Capacity Days. Available Berths multiplied by the number of cruise days for the period.
Constant Currency. A calculation whereby foreign currency-denominated revenues and expenses in a period are converted at the U.S. dollar exchange rate of a comparable period in order to eliminate the effects of foreign exchange fluctuations.
Dry-dock. A process whereby a ship is positioned in a large basin where all of the fresh/sea water is pumped out in order to carry out cleaning and repairs of those parts of a ship which are below the water line.
EBITDA. Earnings before interest, taxes, depreciation and amortization.
Gross Cruise Cost. The sum of total cruise operating expense and marketing, general and administrative expense.
Gross Yield. Total revenue per Capacity Day.
Net Cruise Cost. Gross Cruise Cost less commissions, transportation and other expense and onboard and other expense.
Net Cruise Cost Excluding Fuel. Net Cruise Cost less fuel expense.
Net Revenue. Total revenue less commissions, transportation and other expense and onboard and other expense.
Net Yield. Net Revenue per Capacity Day.
Occupancy Percentage. The ratio of Passenger Cruise Days to Capacity Days. A percentage in excess of 100% indicates that three or more passengers occupied some cabins.
Passenger Cruise Days. The number of passengers carried for the period, multiplied by the number of days in their respective cruises.
Non-GAAP Financial Measures
We use certain non-GAAP financial measures, such as Net Revenue, Net Yield, Net Cruise Cost and Adjusted EBITDA to enable us to analyze our performance. We utilize Net Revenue and Net Yield to manage our business on a day-to-day basis and believe that they are the most relevant measures of our revenue performance because they reflect the revenue earned by us net of significant variable costs and are commonly used in the cruise industry to measure revenue performance. In measuring our ability to control costs in a manner that positively impacts net income, we believe changes in Net Cruise Cost and Net Cruise Cost Excluding Fuel to be the most relevant indicators of our performance and are commonly used in the cruise industry as a measurement of costs.
As our business includes the sourcing of passengers and deployment of vessels outside of North America, a portion of our revenue and expenses are denominated in foreign currencies, particularly euro and British pound sterling, which are subject to fluctuations in currency exchange rates versus our reporting currency, the U.S. dollar. In order to monitor results excluding these fluctuations, we calculate certain non-GAAP measures on a Constant Currency basis whereby current period revenue and expenses denominated in foreign currencies are converted to U.S. dollars using currency exchange rates of the comparable period. We believe that presenting these non-GAAP measures on both a reported and Constant Currency basis is useful in providing a more comprehensive view of trends in our business.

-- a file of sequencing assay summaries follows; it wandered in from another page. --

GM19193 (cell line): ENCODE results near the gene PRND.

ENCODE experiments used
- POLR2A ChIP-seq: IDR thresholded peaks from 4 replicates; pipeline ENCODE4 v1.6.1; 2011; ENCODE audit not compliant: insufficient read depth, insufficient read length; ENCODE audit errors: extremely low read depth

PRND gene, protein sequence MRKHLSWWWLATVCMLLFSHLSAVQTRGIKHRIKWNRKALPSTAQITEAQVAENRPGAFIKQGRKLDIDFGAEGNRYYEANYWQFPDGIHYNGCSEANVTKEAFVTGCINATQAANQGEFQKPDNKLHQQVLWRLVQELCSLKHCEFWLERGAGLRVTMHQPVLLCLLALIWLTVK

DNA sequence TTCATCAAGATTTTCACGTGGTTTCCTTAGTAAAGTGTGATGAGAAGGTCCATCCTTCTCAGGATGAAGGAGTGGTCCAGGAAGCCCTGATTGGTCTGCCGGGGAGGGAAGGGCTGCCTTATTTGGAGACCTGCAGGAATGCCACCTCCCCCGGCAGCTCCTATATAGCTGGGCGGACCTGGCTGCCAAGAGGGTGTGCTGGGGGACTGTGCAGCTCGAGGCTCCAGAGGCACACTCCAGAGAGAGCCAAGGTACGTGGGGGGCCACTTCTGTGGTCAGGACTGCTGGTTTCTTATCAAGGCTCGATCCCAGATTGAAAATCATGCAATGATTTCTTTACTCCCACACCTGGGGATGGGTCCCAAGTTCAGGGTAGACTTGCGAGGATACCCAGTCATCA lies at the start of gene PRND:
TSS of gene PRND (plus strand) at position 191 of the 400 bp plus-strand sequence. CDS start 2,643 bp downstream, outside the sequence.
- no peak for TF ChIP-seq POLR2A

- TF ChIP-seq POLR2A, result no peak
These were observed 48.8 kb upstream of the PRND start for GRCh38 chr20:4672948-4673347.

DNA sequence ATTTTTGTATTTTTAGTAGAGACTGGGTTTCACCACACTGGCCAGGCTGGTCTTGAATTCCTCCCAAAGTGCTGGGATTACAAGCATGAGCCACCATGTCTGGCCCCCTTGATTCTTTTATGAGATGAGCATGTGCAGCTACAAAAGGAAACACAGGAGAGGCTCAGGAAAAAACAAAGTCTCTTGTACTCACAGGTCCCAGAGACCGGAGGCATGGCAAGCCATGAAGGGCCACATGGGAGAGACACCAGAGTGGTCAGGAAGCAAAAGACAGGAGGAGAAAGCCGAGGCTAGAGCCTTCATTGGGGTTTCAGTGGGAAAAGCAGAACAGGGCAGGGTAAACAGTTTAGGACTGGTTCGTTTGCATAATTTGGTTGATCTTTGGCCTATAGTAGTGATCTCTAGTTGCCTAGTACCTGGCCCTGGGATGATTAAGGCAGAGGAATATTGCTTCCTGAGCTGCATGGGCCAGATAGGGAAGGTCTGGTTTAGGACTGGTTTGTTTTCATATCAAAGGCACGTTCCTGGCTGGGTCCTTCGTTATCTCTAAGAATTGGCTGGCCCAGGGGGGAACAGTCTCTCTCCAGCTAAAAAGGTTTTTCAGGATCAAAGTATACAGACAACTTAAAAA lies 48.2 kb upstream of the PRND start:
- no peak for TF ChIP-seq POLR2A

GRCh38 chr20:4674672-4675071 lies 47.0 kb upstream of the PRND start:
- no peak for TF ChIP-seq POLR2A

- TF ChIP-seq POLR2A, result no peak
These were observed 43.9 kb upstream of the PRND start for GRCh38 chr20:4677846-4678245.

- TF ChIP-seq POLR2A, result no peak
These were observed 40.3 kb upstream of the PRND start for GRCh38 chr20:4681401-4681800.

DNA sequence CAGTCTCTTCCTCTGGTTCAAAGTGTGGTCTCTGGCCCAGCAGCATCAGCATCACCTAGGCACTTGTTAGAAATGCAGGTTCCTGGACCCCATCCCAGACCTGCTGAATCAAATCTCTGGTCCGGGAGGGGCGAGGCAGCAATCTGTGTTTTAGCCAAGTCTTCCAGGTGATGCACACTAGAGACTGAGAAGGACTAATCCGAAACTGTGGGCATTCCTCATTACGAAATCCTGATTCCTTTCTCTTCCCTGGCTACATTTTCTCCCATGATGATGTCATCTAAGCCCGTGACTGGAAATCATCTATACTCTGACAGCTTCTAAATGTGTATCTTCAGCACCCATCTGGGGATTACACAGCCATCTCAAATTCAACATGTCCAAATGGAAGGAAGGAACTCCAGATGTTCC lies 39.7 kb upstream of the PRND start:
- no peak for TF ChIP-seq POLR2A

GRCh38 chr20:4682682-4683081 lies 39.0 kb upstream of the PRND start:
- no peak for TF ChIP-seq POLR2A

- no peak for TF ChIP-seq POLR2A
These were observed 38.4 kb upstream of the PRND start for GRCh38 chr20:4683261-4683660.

We believe that Adjusted EBITDA is appropriate as a supplemental financial measure as it is used by management to assess operating performance, is a factor in the evaluation of the performance of management and is the primary metric used in determining the Company’s performance incentive bonus paid to its employees. We believe that Adjusted EBITDA is a useful measure in determining the Company’s performance as it reflects certain operating drivers of the Company’s business, such as sales growth, operating costs, marketing, general and administrative expenses and other operating income and expense. You are encouraged to evaluate each adjustment and the reasons we consider them appropriate for supplemental analysis. In evaluating Adjusted EBITDA, you should be aware that in the future we may incur expenses similar to the adjustments in this presentation. Our use of Adjusted EBITDA has limitations as an analytical tool, and you should not consider this measure in isolation or as a substitute for analysis of our results as reported under GAAP. Our presentation of Adjusted EBITDA should not be construed as an inference that our future results will be unaffected by unusual or non-recurring items.
Adjusted EBITDA is not a defined term under GAAP. Adjusted EBITDA is not intended to be a measure of liquidity or cash flows from operations or measures comparable to net income as it does not take into account certain requirements such as capital expenditures and related depreciation, principal and interest payments and tax payments and it includes other supplemental adjustments.
Our non-GAAP financial measures may not be comparable to other companies. Please see a historical reconciliation of these measures to items in our consolidated financial statements.